Part 2

Could you describe your creative process on the basis of a piece or album that's particularly dear to you, please?

I like to start with a clear feeling and/or visual scene/structure. That is the basic form which I find is best to work from, and initially informs a chord progression or melodic structure, along with initial synth patch design. For the track “Hope” on the new LP, I started with that feeling of what hope is, and found that I could convey it using a very simple structure whereby a chord sequence played once, then there was a long single chord with a slowly evolving patch, opening up. So it’s clear that the piece is moving towards something, and we already had a hint of it from the initial single chord sequence teaser, so it’s literally setting up the feeling of hope and anticipation about where the music is going, as well as capturing something about the bittersweet form of the feeling itself, hoping for something better.

Where did the ideas come from, how were they transformed in your mind, what did you start with and how do you refine these beginnings into the finished work of art?

In the case of "Hope", the idea came from the overall project about the mind, called “one hundred billion sparks”, referring to the one hundred billion neurones inside our heads which create all of our experience. I knew I wanted to make a project around that rough idea, so I booked a month away on my own, turned off my phone and emails, and spent the time trying to look inwards for the basics of what my mind created. Hope was one important aspect of that, so became one track on the album.

There are many descriptions of the ideal state of mind for being creative. What is it like for you? What supports this ideal state of mind? Are there strategies to enter into this state more easily?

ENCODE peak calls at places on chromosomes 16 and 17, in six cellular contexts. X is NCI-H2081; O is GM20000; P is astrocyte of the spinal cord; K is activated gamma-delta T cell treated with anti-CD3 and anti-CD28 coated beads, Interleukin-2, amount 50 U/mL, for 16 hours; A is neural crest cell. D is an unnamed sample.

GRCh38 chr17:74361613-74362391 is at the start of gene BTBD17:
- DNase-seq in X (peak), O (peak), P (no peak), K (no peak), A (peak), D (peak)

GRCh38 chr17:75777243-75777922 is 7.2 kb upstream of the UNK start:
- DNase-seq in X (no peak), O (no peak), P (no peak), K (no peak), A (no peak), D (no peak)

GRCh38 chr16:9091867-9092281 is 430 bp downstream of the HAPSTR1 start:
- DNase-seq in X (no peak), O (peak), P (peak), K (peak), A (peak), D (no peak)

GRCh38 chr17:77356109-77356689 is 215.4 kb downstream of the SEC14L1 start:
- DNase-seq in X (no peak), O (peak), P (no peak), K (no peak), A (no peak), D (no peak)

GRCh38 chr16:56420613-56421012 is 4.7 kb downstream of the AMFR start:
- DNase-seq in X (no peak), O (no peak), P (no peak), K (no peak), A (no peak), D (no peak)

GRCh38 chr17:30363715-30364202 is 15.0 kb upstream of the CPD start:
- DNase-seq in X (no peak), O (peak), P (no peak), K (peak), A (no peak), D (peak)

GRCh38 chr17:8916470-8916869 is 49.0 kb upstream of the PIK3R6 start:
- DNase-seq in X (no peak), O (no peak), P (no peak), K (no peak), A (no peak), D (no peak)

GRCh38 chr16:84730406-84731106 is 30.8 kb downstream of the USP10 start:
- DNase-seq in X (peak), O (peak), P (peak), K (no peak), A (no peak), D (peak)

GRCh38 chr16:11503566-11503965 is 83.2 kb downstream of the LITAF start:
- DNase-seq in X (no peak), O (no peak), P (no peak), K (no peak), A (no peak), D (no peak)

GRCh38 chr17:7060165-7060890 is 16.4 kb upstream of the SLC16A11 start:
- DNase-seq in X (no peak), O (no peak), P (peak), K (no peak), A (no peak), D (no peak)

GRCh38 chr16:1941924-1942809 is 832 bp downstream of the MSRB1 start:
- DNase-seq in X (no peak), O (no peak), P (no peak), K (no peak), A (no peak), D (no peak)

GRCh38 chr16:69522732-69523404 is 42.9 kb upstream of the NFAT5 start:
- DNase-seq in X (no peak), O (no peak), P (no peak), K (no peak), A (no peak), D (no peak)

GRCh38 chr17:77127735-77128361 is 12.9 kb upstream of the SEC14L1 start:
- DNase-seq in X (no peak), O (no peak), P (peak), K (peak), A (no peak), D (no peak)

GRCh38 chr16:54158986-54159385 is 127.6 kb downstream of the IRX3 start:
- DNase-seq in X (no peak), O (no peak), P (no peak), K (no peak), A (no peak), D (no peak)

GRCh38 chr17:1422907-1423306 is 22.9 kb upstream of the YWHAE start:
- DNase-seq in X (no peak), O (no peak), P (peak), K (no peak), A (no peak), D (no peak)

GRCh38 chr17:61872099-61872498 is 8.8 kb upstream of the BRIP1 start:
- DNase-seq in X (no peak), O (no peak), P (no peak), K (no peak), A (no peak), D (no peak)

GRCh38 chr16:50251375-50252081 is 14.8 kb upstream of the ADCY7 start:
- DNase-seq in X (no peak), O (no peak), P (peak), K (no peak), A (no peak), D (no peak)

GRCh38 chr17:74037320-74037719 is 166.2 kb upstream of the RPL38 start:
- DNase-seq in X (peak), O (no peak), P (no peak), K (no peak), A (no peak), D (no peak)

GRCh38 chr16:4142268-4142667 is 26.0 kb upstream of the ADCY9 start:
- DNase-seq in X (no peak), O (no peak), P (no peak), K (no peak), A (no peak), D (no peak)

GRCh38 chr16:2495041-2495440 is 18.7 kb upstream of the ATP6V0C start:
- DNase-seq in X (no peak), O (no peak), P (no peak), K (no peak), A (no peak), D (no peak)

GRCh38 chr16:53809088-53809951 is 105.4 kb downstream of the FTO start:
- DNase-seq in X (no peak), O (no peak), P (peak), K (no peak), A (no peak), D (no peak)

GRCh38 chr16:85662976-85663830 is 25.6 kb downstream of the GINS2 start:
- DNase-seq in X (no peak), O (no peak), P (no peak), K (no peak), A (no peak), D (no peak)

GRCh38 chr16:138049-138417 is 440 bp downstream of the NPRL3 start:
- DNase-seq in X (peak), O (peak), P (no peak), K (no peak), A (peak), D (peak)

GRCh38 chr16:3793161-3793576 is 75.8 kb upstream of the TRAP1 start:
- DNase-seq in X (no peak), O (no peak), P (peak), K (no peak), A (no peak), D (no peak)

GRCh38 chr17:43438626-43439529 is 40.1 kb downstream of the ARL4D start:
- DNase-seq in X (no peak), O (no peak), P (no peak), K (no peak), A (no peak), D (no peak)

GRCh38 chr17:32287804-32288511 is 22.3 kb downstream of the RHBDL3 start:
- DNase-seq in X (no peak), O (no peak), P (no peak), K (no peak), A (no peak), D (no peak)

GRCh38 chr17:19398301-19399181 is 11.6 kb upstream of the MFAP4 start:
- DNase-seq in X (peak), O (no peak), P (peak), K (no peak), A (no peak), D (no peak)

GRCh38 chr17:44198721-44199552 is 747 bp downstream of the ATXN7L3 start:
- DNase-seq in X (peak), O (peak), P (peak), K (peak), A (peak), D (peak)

Absolute focus is most important for me, which means no distractions. That’s why I do most of my music work at night when everyone else is asleep and I’m not getting any phone calls or being expected to be doing anything else. Perhaps there’s something about the state of mind late at night which lends itself to the sort of music I make, also well suited to late night listening.

How is playing live and writing music in the studio connected? What do you achieve and draw from each experience personally? How do you see the relationship between improvisation and composition in this regard?

They are quite different for me, because I’m not a traditional musician, I can’t play pieces live. My production process is very messy and full of chaos and mistakes. I spend a long time tidying up this chaos to create something succinct. So for live shows I don’t want to show that mess, I use rendered pieces of audio rather than live playing, and instead I spend my time working on larger scale aspects of the live show mainly, such as the visuals, which I usually play myself, the overall track structures and the form of the set, trying to interact with the audience and find what works. This approach gives me a lot of flexibility over what I play, I never have a set list or pre-planned track order, and I never play the same set twice. I have access to 100 or more different tracks even in the live visual show. So it’s a little like DJing, which makes sense, as that’s my background, rather than coming from a traditional music background playing instruments etc. This approach also means I go very effects heavy, which is also linked to my production approach. Both audio and visual effects. I’m basically jamming with lots of audio and visual clips and effects, and I have a nice system which allows me to play both in sync from a single control source.